Background: Almost all general practitioners in Australia now use a computer for some part of the consultation, and mostly use one of eight clinical software applications. There has been little research into the impact of clinical software on the clinical consultation. Clinical software broadly functions in two ways: it replaces the paper record of the patient's history of health and clinical contacts within the general practice, and it communicates directly to the doctor in various ways about outstanding clinical actions.
Aim: This paper draws on Goffman's notion of "face" to explore the way in which the actions, visual presentation, and interactions between general practitioners, patients and the computer can imbue the software with its own "face" in the consultation.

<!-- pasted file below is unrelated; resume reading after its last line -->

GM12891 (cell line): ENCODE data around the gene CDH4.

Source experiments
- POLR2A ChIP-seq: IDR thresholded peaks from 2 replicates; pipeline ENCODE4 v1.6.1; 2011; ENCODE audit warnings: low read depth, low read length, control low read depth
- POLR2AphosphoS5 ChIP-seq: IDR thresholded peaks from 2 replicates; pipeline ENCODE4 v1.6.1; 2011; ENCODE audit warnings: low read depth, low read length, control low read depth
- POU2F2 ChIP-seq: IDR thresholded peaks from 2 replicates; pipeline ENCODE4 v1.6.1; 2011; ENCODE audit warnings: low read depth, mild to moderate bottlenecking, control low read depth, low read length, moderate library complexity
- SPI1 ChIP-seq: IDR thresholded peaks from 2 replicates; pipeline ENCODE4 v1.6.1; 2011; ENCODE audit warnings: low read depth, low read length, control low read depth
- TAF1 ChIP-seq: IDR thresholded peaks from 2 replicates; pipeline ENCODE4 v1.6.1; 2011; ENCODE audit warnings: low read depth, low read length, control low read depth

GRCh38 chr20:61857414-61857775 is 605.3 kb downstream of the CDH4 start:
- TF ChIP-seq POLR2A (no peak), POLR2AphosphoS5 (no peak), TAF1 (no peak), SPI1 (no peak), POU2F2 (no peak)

Methods: Analysis of 141 consultations by 20 doctors (13 men, 7 women), who used one of four medical software applications commonly used in Australian general practice. Consultations were videotaped, tagged, analysed using a hermeneutic framework.
Results: All four software packages replicated constitutive elements of the paper health record, such as medical history, current medications, and the patient's social history, but also introduced other content not present in a paper system. They differed in their use of communicative strategies. This necessitated differing interactions between the software and the doctor. The differences in communicative work of each software package led to their different "faces", along a gradient from a relatively passive mode that provided context dependent information in an unobtrusive way, to a relatively active mode that interrupted to provide information and to demand responses. We conclude that the more active the mode of presence of the computer in the consultation, the more patients and doctors may have to adapt their communicative styles in response.
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